“The greatest present we will receive on our wedding day is the presence of all our loves ones. If however you wish to give a gift and have something in mind we would be honoured to receive it. Due to our home already being established we will also be having a wishing well on the night with any contributions towards (whatever you want to put the wishing well towards eg. honeymoon) gratefully received.  

 

Post # 10
Member
202 posts
Helper bee
  • Wedding: September 2014

Just as an aside, although I gave example of poems above, I’m not a fan of them myself! Was just giving ideas and examples of what I had received in the past.

We will not be signing up for a registry though, and apart from a small line on our invites I think the fact that we’re having a wishing well will get out through word of mouth also, as our family and friends are just the type to ask straight out what we want.

Post # 12
Member
1105 posts
Bumble bee
  • Wedding: September 2013

@Lollybags:  I think I am going to steal this! Thanks so much… we are also having a wishing well (we’re in Australia) and I hate those stupid poems, lol. 

 

My father and my aunt (who are both in their early 70s and super old-school) think it’s rude, but I’m pretty sure the rest of our guests don’t have an issue with it. 

Post # 13
Member
10370 posts
Sugar Beekeeper

Asking for money in any way, shape or poetic form is just  completely  rude and tacky. There is no law saying you have to register.   In fact, traditional etiquette experts still hold that registries  are not much  different than asking for money in and of themselves.    If people ask your maid of honor etc. about wedding gifts just have her  say that  you have all the appliances etc. that you need.  And yes, leave it at that.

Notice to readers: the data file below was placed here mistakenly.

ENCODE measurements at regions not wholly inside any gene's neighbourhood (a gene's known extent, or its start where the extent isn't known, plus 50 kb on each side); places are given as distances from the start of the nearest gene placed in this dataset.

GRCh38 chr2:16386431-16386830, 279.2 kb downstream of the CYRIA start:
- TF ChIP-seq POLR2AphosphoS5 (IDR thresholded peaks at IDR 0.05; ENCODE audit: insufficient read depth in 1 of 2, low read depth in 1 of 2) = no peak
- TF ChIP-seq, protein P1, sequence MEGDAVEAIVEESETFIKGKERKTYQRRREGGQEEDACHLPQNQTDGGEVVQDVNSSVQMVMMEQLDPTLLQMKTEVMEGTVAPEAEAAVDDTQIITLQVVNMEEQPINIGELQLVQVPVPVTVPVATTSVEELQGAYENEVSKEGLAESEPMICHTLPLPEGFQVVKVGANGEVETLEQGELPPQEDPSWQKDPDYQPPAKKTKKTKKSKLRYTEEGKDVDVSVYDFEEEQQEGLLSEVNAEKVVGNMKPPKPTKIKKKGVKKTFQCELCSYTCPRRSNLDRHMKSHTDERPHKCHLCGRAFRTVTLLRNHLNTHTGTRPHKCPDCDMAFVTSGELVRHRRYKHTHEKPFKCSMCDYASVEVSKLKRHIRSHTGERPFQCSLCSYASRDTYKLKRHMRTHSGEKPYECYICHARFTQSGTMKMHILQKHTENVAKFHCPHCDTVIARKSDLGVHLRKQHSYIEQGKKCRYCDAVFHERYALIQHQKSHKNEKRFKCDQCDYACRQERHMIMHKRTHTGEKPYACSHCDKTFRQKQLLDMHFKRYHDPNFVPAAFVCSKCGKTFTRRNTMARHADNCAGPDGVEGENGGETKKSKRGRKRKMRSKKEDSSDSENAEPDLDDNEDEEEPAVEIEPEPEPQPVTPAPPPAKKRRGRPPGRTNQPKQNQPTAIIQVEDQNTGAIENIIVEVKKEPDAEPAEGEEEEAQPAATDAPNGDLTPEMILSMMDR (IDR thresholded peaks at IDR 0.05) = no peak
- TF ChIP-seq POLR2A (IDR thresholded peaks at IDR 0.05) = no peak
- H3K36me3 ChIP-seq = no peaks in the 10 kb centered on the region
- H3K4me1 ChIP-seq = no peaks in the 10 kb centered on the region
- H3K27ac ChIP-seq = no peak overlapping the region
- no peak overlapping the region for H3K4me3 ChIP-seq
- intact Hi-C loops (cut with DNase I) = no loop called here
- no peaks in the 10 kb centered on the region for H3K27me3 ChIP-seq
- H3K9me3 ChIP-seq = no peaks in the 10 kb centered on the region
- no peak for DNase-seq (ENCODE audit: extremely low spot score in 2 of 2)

Post # 14
Member
2196 posts
Buzzing bee
  • Wedding: March 2014

@MsChandler:  Another Kiwi bride here (well grew up in Auckland, now live in & getting married in Melbourne).  I think you’ll find the attitude toward gift registries & wishing wells is HUGELY different between us and the US.  I was actually shocked to find out that registries are frowned on in the US! lol.  I think if you’re having a gift registry and have a wide range (like, from $20-2000!) of gifts you can easily avoid the sense that you’re telling people how much to spend. With ours any big ticket items can be split into “shares” so if a group of friends want to contribute to the same gift they can, easily.

I kind of wish we could do a wishing well, but my mum’s reaction to hearing that some people do honeymoon registries (absolutely NOT!) leads me to believe that’s not going to work 😛 (although I think I will do a birdcage for cards, mainly because I’ve been eying the most gorgeous $15 cage at our local dollar store type place! lol) 

Overall though, just keep in mind that the culture surrounding registries/wells in NZ & Australia is vastly different to the US.  

Post # 15
Member
1105 posts
Bumble bee
  • Wedding: September 2013

Yes and expect this thread to be deleted… Americans HATE wishing well discussions… I was also shocked to learn about that! It’s not like our cultures are poles apart.